An all-mountain performer, tough enough to take you to new heights without compromising on comfort

RRP: $269 (US)/ £200 (UK) | Weight (per boot, men's): 545g/ 1lb 3.2oz | Weight (per boot, women's): 455g/16oz | Compatibility: Technical trekking, multiday backpacking and alpine adventures | Colours (men's): Shark (grey)/Orange

Incredibly versatile
Supremely capable across technical terrain
Comfortable and stylish
Although over-specced for many hikers' needs, there's no crampon capability

With its substantial cuff, robust build and solid rigidity across the sole, the Zodiac clambers ably across the void from standard backpacking boot to low-level mountaineering hoof. In terms of ankle support and underfoot protection, this is a tough piece of kit, perfect for rough and rugged mountain trails in almost any conditions, some off-piste scrambling and via ferrata shenanigans. Hand-made in Italy, the supple suede upper, complete with a Gore-Tex liner, provides wonderful waterproofing while ensuring breathability.

The Zodiac’s four-density midsole artfully employs PU and EVA inserts to maintain good comfort levels, enhanced by the snug cradling of the heel within the sock fit construction, which integrates the tongue into the upper to minimise the risk of grit getting into the boot. The asymmetric lacing system, which extends right down to the rubber rand-protected toe box, enables you to secure these boots really firmly to your foot, and the tough Vibram outsole supplies the grip, control and extra stability required for exploring mountain terrain. The sky is the limit with these boots.

The best hiking boots for more technical walks

Best hiking boots: La Sportiva Trango TRK GTX

(Image credit: La Sportiva)

La Sportiva Trango TRK GTX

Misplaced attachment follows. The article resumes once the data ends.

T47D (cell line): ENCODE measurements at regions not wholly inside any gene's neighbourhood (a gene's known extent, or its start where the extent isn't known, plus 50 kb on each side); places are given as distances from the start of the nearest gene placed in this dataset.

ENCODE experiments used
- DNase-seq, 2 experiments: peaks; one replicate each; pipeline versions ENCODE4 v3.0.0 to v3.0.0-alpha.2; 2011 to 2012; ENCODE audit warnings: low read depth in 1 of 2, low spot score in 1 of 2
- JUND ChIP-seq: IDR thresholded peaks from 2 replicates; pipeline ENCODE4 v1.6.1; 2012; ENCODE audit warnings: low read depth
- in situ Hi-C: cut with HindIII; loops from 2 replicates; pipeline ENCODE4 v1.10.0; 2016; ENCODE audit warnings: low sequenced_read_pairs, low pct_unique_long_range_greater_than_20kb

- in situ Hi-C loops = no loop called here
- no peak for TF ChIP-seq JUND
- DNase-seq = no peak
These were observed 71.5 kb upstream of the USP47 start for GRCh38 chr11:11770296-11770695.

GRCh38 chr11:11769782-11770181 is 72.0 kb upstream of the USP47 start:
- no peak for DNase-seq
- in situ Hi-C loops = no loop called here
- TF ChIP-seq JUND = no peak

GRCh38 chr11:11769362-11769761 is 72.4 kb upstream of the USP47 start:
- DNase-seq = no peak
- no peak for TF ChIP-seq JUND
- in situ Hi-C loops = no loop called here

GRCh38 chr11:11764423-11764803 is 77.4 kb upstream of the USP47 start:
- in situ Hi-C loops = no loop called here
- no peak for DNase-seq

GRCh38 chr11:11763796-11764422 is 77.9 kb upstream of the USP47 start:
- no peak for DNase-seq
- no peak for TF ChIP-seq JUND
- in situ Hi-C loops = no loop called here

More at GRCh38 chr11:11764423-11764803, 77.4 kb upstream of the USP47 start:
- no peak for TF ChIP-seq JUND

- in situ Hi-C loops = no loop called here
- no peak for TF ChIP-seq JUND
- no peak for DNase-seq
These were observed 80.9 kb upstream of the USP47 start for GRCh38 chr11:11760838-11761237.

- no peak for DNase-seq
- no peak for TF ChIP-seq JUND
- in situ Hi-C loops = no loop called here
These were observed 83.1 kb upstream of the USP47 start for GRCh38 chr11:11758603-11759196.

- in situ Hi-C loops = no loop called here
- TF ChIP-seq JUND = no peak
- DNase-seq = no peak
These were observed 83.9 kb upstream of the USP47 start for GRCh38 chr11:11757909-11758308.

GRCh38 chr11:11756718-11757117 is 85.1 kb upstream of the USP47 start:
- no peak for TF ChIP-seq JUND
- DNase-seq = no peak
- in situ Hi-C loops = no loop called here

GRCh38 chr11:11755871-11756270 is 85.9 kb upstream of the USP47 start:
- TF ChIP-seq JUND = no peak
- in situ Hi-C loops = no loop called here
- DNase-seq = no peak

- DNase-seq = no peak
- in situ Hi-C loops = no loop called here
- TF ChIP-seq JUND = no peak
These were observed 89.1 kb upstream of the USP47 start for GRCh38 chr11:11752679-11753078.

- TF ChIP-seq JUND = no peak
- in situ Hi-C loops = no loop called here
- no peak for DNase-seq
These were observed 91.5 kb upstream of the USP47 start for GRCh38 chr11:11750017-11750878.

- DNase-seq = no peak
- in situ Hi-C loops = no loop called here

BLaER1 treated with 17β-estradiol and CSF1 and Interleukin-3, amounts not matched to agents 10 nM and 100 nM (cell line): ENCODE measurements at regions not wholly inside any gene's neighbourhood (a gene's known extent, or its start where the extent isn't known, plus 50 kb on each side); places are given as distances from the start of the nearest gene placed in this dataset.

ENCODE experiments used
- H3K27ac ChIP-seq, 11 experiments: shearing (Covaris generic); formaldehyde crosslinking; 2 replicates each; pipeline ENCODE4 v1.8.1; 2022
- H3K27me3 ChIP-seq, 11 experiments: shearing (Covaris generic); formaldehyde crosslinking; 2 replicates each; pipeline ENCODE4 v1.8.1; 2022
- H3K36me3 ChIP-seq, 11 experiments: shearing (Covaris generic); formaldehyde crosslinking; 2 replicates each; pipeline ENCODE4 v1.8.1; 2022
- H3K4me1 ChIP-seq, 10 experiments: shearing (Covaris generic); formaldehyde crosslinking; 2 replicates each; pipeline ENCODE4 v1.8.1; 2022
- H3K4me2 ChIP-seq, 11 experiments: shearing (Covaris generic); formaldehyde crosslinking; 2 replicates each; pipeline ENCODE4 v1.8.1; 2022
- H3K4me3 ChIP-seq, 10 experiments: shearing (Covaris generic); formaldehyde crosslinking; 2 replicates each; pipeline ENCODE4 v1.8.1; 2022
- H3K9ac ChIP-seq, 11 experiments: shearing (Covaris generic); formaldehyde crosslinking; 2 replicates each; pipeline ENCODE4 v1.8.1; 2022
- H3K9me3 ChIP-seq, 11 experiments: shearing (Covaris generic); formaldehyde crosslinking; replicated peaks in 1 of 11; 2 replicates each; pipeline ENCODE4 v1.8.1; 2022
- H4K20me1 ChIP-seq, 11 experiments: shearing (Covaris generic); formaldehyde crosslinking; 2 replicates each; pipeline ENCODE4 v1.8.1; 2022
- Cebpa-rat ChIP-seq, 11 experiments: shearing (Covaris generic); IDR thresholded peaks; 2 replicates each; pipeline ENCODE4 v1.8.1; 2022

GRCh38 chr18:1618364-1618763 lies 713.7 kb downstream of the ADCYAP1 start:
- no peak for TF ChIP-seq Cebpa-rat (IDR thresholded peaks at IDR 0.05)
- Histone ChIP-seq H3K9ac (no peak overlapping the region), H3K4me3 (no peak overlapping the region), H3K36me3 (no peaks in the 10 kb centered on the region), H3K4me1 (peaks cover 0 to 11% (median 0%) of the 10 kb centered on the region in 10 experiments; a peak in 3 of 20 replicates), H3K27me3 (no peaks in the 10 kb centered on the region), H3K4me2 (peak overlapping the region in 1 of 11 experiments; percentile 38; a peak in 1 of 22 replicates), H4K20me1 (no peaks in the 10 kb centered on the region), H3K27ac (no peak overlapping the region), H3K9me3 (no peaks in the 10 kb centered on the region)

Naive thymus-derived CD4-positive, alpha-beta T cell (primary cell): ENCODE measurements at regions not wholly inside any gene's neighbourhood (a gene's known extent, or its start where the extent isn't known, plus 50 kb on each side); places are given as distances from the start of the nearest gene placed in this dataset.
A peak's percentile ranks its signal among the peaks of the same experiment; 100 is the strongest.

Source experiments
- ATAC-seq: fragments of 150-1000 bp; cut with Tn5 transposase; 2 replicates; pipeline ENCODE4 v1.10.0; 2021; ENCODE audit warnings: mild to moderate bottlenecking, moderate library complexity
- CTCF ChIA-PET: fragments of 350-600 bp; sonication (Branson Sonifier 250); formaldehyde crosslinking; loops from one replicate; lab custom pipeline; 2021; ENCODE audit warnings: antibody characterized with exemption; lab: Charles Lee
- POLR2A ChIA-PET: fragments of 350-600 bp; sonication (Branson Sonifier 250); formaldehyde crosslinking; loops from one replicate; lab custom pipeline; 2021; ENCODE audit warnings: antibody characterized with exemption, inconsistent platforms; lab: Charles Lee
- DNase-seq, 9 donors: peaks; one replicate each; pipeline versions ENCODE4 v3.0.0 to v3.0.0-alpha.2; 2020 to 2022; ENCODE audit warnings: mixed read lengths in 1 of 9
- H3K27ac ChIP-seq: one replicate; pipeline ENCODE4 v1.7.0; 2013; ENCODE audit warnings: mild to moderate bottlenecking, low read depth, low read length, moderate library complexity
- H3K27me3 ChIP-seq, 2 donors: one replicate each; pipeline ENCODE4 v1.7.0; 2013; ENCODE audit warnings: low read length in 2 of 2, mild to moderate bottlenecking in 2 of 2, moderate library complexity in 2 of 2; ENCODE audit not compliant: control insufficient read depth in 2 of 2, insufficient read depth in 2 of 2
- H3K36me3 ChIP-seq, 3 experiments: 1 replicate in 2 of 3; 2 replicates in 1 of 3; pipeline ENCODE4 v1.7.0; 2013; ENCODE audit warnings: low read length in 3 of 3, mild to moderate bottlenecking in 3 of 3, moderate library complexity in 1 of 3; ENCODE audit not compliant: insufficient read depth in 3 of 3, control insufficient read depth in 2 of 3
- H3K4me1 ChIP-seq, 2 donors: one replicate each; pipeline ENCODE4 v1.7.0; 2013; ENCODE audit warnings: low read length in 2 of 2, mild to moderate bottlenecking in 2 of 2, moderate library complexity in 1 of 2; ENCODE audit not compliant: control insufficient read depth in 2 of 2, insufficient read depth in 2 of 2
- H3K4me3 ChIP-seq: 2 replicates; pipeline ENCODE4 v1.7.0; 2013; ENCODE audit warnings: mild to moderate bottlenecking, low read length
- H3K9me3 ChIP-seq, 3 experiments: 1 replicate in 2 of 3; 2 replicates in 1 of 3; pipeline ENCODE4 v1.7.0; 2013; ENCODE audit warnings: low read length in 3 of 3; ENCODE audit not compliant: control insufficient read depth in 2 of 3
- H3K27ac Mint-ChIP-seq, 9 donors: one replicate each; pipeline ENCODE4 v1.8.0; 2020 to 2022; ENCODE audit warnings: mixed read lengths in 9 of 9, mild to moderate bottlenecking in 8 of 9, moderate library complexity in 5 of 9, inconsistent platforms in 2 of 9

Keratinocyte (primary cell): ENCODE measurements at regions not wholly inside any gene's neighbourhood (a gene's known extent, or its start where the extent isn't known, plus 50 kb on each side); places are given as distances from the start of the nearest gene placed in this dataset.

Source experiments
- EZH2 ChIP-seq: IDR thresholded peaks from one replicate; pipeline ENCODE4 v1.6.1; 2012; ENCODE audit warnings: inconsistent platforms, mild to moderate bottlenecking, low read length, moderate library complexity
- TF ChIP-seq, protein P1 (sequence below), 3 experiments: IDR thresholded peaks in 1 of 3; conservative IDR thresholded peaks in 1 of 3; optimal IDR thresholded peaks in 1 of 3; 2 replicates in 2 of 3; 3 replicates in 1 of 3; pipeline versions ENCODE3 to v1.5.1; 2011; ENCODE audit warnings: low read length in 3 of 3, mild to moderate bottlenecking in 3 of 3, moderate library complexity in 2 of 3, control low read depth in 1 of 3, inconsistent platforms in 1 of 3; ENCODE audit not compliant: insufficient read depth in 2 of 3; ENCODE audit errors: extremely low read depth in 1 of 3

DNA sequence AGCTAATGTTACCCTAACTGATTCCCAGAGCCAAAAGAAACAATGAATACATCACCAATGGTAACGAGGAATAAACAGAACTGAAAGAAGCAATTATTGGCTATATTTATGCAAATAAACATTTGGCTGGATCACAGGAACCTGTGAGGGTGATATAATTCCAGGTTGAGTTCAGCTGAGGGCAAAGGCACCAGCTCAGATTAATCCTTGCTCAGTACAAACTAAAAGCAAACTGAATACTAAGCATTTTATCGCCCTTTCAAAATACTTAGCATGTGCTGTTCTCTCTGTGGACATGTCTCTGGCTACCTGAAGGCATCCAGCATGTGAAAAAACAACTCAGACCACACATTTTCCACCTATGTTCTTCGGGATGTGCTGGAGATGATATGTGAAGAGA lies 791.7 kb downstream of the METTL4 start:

A three-and-a-half season trekking boot with superb scrambling capability

RRP: $220 (US)/£215 (UK) | Weight (per boot): 720g/1lb 9.4oz | Colours: Carbon / yellow and black | Materials: Idro-Perwanger Leather; Gore-Tex Performance Comfort; Vibram sole | Compatibility: 3-season-plus off-track trail blazing and alpine adventures with a heavy backpack

Terrific traction
Great flex around ankle 
Useful rock-edging feature on the sole
Tight toe box
Potential durability concerns around lace loops

Whether you’re a fan of La Sportiva’s waspy yellow colour palette or not, there’s no denying that these boots are a great example of head-turning trail bait. An instantly striking-looking boot, the Trango TRK GTX boasts a distinctive and durable waterproof upper constructed from top-quality 1.6mm-thick Idro-Perwanger leather. Beneath the bright and brazen outer, a breathable Gore-Tex performance comfort membrane works its magic to complete the breathable waterproofing system.

La Sportiva’s excellent 3D flex system facilitates impressive bendiness both between the ankle and the foot, and across the toe region, while attempting to maintain a level of rigidity across the sole that’s crucial to confident rock work (latitudinal flex with longitudinal lockout). We’ll be reporting on how successfully this is achieved in a more extensive review.

The Vibram Mulaz rubber sole is stickier than a good old pub floor, making this a great boot for scrambling. The rear lugs and the impact brake system help maintain control and traction on tricky terrain and steep slopes, and the sole also features a technical ‘climbing zone’ beneath the toe, ideal for rock edging and use on via ferratas. A dual density EVA midsole supplies yet more flex. There’s a light TPU overlay around the toe and around most of the rest of the boot. A fully synthetic option of this boot is available for the vegan hill hoppers out there.

best hiking boots

(Image credit: Zamberlan)

Zamberlan Vioz GTX

A rugged Roman boot, handmade in Italy and designed for long days of marching on technical trails

RRP: $310 (US)/£ £190 (UK) | Weight (per boot): 715g/1lb 9.2oz | Colours: Dark grey | Materials: Hydrobloc-treated, full-grain, 2.4mm-thick waxed leather; Gore-Tex lining. Zamberlan Vibram 3D outsole | Compatibility: 3-season-plus off-track trail blazing and alpine adventures with a heavy backpack

Mega durable
Excellent outsole
Beautifully made
Relatively heavy
No toe rand
Pricey
Requires maintenance